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Despite the variety of landscape contracting companies that exist, the mower is a universal element for almost all of them. Even many companies that now focus exclusively on design/build projects were probably originally founded by a guy with nothing but a pickup truck and a lawnmower.
However, as integral as the mower is for many green industry businesses, it's easy to underestimate the importance of one of the mower's most critical components: the engine. When it comes down to purchasing a mower, many contractors get caught up with elements like deck width and forward speed, and neglect to carefully evaluate the pros and cons of each model?s engine.
Of course, forward speed and width of deck are important, but what's powering that forward speed? What's spinning those cutting blades? The engine! Having the right one increases your productivity and decreases your downtime.
"Choosing an engine is a question of productivity," says Toro's Edric Funk, product manager for landscape contractor equipment. "The correct engine, with the correct amount of torque for any given application, directly translates into more production."
Choice of engine should be given as much weight as many of the other options you look for when buying a mower. "While the engine can't make up for a poorly-designed piece of equipment, a good engine is essential to reliable operation," says Pat Penner, marketing coordinator for The Grasshopper Company, Moundridge, Kansas.
If you're constantly pushing your mower's engine to its limit and beyond, it's going to guzzle more fuel, and break down sooner and more often. The more it's in the shop, the less time it's spending helping you make money.
Howard Mees is vice president of operations and equipment for ValleyCrest Companies -- landscape maintenance division -- Calabasas, California. He can talk for hours about mowers. But when asked what his company looks for in a mower engine, the first thing he says is simply, "Something that starts." It's the ultimate bottom line: who does your mower spend more time with, you or your mechanic?
When you think of your mower's engine, horsepower is probably the first thing that jumps into your mind -- how much you have, and how much you'd like to have. "Contractors never feel like they have too much power," says Funk. Mees laughs and agrees, saying, "Boys like their toys. Bigger is usually better."
Of course, a bigger, more powerful engine is usually accompanied by a bigger, more intimidating price tag. How can you tell how much is enough and how much is too much?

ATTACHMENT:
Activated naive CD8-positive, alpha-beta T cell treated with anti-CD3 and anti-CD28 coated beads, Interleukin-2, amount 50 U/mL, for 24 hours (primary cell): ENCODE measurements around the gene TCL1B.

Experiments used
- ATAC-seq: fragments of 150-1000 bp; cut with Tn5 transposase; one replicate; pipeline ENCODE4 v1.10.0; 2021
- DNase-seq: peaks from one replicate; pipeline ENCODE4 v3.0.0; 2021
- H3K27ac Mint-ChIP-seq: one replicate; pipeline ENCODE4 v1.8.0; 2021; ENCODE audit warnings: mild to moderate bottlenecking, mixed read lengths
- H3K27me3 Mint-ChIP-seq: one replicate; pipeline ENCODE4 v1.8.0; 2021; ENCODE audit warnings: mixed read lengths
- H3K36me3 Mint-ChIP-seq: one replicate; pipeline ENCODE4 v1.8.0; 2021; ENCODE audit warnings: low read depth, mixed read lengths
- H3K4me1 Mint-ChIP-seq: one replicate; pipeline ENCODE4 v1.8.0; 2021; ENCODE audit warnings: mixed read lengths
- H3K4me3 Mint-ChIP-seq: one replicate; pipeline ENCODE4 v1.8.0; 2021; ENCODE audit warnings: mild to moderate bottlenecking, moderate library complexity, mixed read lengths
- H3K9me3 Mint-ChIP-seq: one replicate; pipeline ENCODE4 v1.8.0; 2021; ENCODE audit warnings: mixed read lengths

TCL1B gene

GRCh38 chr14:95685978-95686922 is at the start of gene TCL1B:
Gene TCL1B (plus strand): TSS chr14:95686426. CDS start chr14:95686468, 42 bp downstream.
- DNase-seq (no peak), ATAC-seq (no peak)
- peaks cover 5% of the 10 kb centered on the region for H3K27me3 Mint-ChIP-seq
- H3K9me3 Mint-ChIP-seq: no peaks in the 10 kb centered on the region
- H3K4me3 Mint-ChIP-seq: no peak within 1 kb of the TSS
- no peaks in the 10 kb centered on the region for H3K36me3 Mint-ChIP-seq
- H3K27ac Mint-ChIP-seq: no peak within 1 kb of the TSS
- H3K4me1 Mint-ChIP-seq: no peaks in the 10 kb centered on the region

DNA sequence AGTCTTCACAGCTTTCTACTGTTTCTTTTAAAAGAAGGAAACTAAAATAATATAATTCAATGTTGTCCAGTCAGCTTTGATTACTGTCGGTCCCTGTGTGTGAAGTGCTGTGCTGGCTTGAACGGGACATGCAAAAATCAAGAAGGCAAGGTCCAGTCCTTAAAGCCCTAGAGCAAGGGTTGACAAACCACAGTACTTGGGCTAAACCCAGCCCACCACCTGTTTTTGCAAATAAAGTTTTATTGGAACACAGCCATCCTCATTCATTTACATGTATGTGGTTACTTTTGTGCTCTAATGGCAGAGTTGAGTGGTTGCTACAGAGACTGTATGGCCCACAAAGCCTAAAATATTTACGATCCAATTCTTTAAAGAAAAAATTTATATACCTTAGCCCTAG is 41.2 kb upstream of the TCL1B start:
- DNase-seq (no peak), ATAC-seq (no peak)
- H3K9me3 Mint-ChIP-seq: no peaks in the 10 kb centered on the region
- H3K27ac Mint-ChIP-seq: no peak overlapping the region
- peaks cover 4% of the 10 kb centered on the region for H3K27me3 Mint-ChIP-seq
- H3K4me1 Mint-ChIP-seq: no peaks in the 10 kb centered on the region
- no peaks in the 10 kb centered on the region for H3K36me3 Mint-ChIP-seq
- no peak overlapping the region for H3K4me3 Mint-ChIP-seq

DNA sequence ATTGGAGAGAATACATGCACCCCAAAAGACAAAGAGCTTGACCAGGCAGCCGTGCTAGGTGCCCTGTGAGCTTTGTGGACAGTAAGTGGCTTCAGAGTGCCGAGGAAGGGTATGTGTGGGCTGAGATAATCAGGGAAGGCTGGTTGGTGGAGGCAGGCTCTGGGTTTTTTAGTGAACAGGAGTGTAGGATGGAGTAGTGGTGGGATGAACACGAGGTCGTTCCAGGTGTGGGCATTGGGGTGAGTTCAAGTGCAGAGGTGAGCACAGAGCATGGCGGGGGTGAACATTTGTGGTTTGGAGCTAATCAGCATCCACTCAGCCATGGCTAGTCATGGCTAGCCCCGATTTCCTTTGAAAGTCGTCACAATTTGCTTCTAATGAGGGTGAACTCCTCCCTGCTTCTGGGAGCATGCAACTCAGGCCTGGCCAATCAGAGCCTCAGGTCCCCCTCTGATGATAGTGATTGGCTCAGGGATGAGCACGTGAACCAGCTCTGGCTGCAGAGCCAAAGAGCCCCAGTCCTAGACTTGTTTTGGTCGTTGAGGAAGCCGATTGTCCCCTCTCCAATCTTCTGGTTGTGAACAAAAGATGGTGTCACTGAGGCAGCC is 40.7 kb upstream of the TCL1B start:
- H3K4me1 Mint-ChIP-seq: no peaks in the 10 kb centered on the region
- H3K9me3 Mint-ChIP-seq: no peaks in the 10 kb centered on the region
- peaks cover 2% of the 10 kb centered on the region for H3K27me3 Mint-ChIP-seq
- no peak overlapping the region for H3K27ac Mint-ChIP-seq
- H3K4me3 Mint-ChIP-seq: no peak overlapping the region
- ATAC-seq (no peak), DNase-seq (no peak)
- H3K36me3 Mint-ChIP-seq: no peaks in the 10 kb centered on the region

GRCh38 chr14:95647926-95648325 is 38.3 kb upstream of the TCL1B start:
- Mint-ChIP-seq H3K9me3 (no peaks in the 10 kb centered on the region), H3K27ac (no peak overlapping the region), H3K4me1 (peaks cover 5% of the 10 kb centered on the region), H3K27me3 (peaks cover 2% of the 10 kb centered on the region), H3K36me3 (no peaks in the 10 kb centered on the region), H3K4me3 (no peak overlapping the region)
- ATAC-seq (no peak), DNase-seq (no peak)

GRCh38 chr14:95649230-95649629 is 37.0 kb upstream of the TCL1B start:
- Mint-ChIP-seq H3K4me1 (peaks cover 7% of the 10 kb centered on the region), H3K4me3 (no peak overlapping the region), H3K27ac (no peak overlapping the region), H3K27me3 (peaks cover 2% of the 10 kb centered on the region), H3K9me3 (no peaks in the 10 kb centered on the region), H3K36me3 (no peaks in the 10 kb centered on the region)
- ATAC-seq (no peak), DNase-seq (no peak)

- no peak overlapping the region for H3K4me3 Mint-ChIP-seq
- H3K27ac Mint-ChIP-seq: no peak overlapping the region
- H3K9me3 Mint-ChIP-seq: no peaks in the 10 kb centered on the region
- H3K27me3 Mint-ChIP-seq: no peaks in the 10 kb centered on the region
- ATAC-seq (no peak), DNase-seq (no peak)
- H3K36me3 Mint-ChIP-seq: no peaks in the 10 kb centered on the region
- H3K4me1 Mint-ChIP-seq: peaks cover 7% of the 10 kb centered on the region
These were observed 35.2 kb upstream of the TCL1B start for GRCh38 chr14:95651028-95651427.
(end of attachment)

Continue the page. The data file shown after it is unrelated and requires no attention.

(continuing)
The simple answer is to decide on the width of the deck you want to operate. Typically, a wider deck will require more horsepower. However, this isn't the only factor to consider.
You should also examine what conditions your mower will be working in. Are your mowing conditions generally easy, or generally tough? Do you work on large, flat properties or landscapes with slopes and wet grass? If you're in tougher conditions, you might be glad you paid a few dollars extra for a higher horsepower machine that can cut through them more easily.
Whatever conditions you face, buy an engine based on your most difficult sites. This means the engine will have plenty of power for your average jobs, and will burn less fuel and have a longer life because it won't always be running at maximum load.
How much time you spend mowing can also impact your horsepower decision. "In many cases, a smaller engine will turn the blades just fine," says Tim Kelley, Kelley's Landscaping, Alexandria, Louisiana. "But if you're doing maintenance all day long, you might need a bigger engine to hold up under constant use."
Generally, it's a good idea not to buy the lowest horsepower available, but don't always jump for the highest either. Instead, the middle-of- the-road power option can often be your best bet -- your investment will be affordable, but still give you enough power for tricky jobs.
The one exception is with walk-behinds. In this case, buying as much power as possible can be the winning decision. "Walk-behinds need some extra horsepower in case they're ever used with a sulky. They'll have to not only move the machine and spin the blades, but also transport the operator," says Mees.
Of course, the power of an engine doesn't depend on horsepower alone; torque matters as well. If you want an engine with a lot of torque, you have to go with a diesel. "Diesel engines can maintain a wide torque curve and are often favored for jobs where considerable power is required," says Penner.